“Dead Man’s Folly” by Agatha Christie (1956)


dead-mans-folly“It was Miss Lemon, Poirot’s efficient secretary, who took the telephone call.”

There’s no denying that Agatha Christie novels, after a while, begin to follow a format. Take a big country house, fill it will suspicious looking people, toss in a couple of dead bodies, sprinkle with red herrings and there you go! Your basic Christie novel! Christie, however, was well aware of what she was doing and that formulaic approach may have been what led her to write Dead Man’s Folly, possibly the most meta of all her novels.

In this one, we once again meet Ariadne Oliver, a crime novelist and friend of Poirot who pops up occasionally. She is Christie’s self-insert, as it were, being the mouthpiece for Christie’s opinions on writing and the structure of crime novels. She’s also sometimes used so that Christie can complain about things she doesn’t like, or correct mistakes she’s made through earlier novels by making Oliver make the same ones. Although she only appears in seven novels (and a handful of other short stories), Ariadne Oliver is definitely one of my favourite characters in the Christie canon. Anyway, on with the plot.

This novel is set in a big country house full of suspicious people. Sir George and Lady Stubbs have recently moved into Nasse House, former seat of the Folliat family, which has stood empty for years. When the last remaining Folliat, Amy Folliat, finds that the house may soon be sold off, she convinces George to buy it and marry the young woman in her charge, Hattie. Now, to celebrate the return off the house to its former glory, they’re holding a summer fete for the surrounding neighbours. Ariadne Oliver is invited to set up a Murder Hunt, sort of like a treasure hunt, except players must follow clues to find out who committed a murder. A young Girl Guide is employed to be the body, and the game is afoot!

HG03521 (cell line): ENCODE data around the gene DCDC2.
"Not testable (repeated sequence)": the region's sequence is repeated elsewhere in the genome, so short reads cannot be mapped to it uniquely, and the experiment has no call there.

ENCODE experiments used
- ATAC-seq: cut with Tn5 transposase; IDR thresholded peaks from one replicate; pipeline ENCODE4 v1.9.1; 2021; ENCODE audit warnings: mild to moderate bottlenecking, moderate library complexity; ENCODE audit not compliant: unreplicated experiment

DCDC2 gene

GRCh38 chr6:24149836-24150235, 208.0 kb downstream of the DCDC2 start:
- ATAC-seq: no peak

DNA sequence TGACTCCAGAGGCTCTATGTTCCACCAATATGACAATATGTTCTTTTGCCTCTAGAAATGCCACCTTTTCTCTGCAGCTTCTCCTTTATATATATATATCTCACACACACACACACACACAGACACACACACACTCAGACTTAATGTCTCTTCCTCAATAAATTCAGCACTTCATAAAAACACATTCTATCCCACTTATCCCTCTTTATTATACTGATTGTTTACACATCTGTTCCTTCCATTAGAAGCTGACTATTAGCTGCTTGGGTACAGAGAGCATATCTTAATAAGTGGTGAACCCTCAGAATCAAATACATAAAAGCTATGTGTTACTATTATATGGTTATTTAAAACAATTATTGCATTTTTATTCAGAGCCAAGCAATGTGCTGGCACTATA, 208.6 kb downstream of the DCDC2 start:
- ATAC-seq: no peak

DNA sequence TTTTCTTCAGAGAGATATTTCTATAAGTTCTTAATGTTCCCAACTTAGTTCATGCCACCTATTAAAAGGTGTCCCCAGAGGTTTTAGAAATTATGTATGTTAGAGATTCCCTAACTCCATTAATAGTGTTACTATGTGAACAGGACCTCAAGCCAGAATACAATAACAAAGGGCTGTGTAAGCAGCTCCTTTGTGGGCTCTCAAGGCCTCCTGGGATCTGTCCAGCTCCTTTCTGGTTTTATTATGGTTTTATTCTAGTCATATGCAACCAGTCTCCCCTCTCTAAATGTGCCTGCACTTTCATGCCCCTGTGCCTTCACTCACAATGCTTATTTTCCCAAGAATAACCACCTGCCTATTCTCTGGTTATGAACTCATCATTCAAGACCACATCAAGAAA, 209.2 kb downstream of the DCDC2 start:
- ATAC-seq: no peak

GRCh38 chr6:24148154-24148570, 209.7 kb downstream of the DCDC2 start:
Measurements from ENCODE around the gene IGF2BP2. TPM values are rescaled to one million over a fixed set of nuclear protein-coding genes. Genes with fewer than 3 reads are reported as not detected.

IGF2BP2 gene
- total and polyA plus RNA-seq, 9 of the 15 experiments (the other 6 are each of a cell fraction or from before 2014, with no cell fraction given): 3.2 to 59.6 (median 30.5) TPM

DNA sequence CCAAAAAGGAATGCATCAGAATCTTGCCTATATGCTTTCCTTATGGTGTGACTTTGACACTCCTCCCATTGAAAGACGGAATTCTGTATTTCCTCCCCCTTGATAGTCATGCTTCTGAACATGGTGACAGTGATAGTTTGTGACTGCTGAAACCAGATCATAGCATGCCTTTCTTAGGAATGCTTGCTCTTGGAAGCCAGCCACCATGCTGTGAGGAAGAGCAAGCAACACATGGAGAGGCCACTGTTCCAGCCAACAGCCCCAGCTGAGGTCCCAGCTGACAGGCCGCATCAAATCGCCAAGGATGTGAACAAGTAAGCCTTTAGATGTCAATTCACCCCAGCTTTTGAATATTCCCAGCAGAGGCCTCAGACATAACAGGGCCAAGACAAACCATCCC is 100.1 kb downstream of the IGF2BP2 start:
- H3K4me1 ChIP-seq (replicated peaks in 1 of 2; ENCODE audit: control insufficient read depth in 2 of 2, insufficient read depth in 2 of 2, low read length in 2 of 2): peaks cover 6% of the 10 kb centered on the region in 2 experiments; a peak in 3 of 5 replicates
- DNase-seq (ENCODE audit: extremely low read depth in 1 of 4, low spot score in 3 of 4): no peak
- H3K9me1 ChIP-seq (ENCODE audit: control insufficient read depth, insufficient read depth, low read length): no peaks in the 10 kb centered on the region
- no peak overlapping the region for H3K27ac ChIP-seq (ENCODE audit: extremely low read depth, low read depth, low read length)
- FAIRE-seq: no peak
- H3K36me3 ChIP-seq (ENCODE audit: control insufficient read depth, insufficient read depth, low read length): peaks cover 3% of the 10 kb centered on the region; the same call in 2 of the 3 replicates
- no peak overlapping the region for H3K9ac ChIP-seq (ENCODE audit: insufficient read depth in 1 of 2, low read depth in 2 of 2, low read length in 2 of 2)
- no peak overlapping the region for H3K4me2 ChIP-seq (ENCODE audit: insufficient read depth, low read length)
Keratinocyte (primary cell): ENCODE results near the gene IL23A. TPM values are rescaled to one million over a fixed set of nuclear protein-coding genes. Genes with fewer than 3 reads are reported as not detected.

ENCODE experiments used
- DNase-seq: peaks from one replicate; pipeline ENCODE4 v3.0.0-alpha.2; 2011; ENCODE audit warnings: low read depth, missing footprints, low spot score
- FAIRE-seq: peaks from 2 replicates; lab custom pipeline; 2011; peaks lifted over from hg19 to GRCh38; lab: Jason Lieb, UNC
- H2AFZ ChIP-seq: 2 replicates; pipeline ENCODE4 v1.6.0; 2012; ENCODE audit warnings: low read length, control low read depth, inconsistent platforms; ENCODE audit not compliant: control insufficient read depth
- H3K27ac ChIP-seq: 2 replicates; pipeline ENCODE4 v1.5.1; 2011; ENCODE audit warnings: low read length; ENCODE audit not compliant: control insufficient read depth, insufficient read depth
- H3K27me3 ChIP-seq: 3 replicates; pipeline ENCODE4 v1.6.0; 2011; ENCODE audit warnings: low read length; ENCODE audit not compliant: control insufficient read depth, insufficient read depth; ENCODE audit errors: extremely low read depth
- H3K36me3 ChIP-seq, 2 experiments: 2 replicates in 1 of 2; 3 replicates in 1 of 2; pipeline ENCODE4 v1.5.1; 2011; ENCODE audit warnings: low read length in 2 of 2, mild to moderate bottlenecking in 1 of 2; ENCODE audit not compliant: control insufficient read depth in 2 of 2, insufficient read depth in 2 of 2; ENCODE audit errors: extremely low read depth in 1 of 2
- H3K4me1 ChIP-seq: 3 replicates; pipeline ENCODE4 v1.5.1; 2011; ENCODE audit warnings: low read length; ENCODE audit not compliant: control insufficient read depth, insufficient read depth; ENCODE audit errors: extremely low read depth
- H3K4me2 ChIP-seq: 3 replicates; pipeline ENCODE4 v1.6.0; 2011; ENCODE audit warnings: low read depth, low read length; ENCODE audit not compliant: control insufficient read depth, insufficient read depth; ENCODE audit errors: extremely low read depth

But Oliver is convinced that something is wrong – female intuition perhaps. Her worry prompts her to call Hercule Poirot, telling the others that he is there to give out prizes, but in reality he’s there to prevent whatever dastardly deed Oliver suspects. Soon the game is underway and it all seems to be going very well. But when the fake victim is found dead for real, things take a turn for the worrisome. With hundreds of people at the fete, it seems impossible at first to know who did it. And on top of that, Hattie’s estranged cousin has just turned up, there are youngsters from a nearby youth hostel trespassing at all hours, and Hattie herself has completely disappeared…

So, I noted above that this is a meta novel? That’s because Christie is writing a plot about an author writing a murder, albiet a murder that actually happens. As such, it’s very clever and a fascinating romp. The “folly” of the title has a double meaning, but at first seems to refer to a folly that has been built on the grounds of the estate, but hidden in the woods rather than out for all to see as would be usual. It becomes a pivotal point in the novel, but every character seems to have an opinion of it.